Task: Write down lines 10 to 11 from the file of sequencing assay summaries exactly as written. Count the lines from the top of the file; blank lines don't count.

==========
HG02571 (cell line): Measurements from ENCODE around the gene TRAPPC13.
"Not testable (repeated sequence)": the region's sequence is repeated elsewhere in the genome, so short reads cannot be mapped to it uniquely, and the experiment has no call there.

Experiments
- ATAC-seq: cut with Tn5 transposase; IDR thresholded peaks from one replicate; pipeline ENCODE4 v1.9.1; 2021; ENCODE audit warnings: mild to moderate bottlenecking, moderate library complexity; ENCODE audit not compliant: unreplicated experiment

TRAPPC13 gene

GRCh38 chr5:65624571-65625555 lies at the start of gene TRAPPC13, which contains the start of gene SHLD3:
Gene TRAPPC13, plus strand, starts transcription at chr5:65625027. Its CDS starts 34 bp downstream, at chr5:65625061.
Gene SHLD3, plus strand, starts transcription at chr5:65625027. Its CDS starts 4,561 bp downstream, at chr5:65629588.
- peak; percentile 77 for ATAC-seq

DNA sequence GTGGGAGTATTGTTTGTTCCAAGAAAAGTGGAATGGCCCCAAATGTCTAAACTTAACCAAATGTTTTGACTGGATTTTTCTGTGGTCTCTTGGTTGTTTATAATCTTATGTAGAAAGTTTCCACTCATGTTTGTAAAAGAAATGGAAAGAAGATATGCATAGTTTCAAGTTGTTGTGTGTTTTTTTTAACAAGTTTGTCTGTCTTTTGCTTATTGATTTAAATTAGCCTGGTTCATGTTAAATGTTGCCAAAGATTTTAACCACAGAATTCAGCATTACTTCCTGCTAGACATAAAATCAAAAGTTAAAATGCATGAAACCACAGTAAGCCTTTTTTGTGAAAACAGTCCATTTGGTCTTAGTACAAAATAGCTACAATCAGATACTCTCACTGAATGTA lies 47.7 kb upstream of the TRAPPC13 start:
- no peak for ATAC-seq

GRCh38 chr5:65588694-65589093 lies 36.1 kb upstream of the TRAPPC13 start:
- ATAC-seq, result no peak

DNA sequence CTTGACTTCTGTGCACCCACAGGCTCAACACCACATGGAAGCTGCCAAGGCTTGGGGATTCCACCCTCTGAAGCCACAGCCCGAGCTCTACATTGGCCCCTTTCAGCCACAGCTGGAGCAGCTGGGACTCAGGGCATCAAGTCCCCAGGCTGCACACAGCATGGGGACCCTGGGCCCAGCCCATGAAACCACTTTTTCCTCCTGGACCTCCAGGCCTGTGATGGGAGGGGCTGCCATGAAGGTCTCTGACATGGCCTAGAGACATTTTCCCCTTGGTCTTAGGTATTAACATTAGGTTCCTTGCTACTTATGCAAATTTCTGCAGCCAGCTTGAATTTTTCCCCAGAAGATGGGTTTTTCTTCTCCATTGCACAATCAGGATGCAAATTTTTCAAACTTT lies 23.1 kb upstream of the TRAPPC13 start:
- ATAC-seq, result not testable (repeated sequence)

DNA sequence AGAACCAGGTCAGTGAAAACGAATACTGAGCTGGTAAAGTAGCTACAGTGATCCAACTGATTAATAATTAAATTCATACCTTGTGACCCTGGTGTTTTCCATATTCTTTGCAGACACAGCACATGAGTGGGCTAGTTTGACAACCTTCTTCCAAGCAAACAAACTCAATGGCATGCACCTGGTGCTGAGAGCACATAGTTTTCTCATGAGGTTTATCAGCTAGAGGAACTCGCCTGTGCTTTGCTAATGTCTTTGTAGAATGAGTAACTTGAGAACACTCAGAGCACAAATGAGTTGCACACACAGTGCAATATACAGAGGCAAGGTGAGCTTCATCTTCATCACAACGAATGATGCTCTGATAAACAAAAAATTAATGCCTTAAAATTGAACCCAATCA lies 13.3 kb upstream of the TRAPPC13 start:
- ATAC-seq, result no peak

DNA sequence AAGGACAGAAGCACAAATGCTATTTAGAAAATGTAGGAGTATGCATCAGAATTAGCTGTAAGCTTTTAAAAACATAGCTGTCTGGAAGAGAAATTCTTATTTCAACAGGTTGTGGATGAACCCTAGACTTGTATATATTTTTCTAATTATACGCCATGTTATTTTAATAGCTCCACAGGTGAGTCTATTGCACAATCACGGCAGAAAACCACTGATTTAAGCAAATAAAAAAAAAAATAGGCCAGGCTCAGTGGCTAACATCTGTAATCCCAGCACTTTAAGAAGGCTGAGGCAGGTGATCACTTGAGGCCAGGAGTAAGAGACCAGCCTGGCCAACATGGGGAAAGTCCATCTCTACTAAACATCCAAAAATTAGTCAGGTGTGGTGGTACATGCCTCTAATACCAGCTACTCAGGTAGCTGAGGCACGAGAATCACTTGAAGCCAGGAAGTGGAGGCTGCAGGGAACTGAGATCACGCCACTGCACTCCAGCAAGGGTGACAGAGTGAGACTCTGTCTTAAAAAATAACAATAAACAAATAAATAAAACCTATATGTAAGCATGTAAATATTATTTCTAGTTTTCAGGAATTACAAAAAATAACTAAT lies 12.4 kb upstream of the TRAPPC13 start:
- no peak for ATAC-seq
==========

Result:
DNA sequence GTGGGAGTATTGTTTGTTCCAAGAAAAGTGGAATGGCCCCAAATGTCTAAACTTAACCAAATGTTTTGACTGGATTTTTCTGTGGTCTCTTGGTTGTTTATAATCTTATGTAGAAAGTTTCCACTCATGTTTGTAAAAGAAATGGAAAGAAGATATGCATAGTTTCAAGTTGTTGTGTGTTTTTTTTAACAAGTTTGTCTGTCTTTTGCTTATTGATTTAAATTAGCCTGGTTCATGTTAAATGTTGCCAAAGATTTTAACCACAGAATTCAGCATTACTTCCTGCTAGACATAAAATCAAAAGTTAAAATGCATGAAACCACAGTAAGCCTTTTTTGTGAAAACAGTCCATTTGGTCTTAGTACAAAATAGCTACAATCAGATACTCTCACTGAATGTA lies 47.7 kb upstream of the TRAPPC13 start:
- no peak for ATAC-seq